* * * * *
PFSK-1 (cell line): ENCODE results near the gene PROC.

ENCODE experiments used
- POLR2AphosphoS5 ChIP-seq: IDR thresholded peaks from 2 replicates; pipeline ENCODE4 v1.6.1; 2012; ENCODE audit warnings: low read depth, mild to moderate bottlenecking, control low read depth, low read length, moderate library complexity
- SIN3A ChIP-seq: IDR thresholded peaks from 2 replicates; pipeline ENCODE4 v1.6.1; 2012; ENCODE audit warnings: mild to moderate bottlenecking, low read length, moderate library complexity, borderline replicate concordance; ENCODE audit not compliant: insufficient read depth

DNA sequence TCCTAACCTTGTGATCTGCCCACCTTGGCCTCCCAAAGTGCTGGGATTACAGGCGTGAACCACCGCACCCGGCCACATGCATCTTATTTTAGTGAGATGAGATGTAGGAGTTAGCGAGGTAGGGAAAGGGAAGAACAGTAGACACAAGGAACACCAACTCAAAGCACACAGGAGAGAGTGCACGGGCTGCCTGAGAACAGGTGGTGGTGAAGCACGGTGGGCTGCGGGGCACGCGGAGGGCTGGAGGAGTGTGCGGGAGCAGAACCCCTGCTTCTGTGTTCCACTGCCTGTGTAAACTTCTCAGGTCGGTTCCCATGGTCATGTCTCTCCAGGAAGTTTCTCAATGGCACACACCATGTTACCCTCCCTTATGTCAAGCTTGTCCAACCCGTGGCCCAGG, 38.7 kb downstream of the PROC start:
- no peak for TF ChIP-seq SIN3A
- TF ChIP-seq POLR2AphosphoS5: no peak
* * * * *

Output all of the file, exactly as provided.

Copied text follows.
PFSK-1 (cell line): ENCODE results near the gene PROC.

ENCODE experiments used
- POLR2AphosphoS5 ChIP-seq: IDR thresholded peaks from 2 replicates; pipeline ENCODE4 v1.6.1; 2012; ENCODE audit warnings: low read depth, mild to moderate bottlenecking, control low read depth, low read length, moderate library complexity
- SIN3A ChIP-seq: IDR thresholded peaks from 2 replicates; pipeline ENCODE4 v1.6.1; 2012; ENCODE audit warnings: mild to moderate bottlenecking, low read length, moderate library complexity, borderline replicate concordance; ENCODE audit not compliant: insufficient read depth

DNA sequence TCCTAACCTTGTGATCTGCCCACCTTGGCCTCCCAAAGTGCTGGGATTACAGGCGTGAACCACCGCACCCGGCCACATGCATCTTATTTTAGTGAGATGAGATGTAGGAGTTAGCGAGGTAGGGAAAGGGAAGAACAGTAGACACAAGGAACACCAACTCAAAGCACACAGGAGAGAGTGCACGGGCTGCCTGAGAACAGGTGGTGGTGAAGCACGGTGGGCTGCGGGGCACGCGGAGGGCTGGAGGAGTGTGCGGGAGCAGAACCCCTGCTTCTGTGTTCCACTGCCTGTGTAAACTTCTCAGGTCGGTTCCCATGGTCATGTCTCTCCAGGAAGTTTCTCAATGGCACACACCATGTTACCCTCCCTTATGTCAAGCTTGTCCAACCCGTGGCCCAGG, 38.7 kb downstream of the PROC start:
- no peak for TF ChIP-seq SIN3A
- TF ChIP-seq POLR2AphosphoS5: no peak